Meeting attendees are used to seeing big screens with single images from cameras, videos, and PowerPoint presentations. Video monitors aimed at the stage are nearly required for presenters to see everything from a countdown clock to their production. But with a bit of creativity, video displays can add functionality and punch up the coolness factor of your show.
- Scenery: Putting a screen with images behind the stage is a simple way to create decor that can be changed easily. The picture could be as simple as having a single idea or complex and expensive as using giant screen technology with high-end graphics. Images must be bright, so stage lights don’t wash them out, and remember, items on stage will block out parts of images.
- Graphics & Presentations: Presenters sometimes cram slides with a ton of information and sometimes just bullet points. It can be a tough call whether to show their presentations or the camera feed of the presenter (also known as Image Magnification or I-Mag). Consider having both I-Mag and graphics screens if your event has a lot of PowerPoint slides or other graphics. That way, people in the audience can see the presenter on screen and the presentations simultaneously.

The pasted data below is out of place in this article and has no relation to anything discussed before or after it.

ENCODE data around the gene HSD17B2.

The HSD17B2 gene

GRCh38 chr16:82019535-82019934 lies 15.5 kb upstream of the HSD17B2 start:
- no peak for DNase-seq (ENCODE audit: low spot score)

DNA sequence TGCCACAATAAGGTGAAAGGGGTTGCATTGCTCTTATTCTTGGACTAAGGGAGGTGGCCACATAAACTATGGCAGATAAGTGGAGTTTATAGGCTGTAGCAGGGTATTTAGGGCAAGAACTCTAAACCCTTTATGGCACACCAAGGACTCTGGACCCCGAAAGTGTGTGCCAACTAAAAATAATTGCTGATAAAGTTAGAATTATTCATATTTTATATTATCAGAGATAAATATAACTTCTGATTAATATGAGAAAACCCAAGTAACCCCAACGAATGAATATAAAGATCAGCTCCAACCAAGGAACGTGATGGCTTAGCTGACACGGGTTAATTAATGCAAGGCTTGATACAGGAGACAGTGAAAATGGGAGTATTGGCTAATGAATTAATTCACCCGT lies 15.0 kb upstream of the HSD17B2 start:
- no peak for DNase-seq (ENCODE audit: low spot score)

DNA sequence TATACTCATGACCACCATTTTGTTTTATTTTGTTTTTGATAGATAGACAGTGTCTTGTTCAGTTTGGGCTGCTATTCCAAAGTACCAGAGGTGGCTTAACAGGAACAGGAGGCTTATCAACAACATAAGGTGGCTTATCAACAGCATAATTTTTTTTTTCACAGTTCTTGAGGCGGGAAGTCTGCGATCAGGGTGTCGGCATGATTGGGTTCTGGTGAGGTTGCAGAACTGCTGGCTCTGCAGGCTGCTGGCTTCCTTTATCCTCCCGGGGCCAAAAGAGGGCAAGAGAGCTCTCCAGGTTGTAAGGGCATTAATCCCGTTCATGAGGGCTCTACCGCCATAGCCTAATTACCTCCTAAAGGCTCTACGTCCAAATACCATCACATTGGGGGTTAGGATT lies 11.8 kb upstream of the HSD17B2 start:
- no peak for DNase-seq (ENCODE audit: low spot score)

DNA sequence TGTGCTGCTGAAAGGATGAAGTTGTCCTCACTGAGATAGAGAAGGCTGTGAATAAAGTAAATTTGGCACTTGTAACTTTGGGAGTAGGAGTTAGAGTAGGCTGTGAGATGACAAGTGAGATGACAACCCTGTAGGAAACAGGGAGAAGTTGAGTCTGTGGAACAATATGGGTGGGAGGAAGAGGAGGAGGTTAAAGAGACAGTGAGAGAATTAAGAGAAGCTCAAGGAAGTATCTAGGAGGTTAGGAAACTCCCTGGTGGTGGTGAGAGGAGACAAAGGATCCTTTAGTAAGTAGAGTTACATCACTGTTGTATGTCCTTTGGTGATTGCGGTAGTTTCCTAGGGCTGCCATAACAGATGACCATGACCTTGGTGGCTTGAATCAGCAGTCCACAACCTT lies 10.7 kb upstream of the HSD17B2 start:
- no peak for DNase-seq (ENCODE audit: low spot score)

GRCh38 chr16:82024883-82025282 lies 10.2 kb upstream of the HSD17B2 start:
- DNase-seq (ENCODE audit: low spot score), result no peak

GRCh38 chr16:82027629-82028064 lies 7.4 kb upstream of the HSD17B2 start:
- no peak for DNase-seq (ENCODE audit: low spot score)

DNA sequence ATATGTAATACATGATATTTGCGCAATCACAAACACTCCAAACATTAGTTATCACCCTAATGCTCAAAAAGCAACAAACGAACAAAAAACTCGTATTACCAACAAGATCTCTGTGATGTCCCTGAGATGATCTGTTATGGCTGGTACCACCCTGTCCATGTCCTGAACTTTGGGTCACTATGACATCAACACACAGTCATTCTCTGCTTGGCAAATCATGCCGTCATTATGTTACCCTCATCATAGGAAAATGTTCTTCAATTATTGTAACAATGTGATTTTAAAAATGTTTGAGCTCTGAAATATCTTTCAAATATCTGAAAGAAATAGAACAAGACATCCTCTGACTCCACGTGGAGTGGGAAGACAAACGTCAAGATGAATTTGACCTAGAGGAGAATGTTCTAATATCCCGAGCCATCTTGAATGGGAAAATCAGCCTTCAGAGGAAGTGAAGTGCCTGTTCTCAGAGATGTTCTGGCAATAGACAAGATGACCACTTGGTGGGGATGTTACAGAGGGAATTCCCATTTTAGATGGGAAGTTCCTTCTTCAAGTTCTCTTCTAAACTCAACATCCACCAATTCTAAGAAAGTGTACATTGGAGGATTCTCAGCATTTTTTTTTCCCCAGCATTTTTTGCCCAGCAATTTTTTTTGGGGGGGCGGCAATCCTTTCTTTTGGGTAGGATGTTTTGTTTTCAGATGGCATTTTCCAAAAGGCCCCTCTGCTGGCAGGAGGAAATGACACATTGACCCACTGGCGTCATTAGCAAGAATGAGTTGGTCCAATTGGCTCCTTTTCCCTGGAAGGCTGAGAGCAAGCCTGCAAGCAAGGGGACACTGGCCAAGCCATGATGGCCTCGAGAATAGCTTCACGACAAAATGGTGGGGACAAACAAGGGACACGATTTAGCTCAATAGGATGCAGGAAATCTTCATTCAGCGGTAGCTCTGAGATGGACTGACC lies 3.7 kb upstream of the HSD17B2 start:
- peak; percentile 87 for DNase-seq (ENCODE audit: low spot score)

- Delay Screens: Large audiences require more screens to accommodate people farther away from the stage and main screens. To decide how many, it takes a little math. Multiply your screen size by eight — this is the general limit of how far from the screen people can be seated. So, if a screen is 10 feet tall, try to establish people no farther than 80 feet away. Seat them even closer if screens will have small text or detailed graphics. Also, consider adding screens to lobby areas and overflow rooms.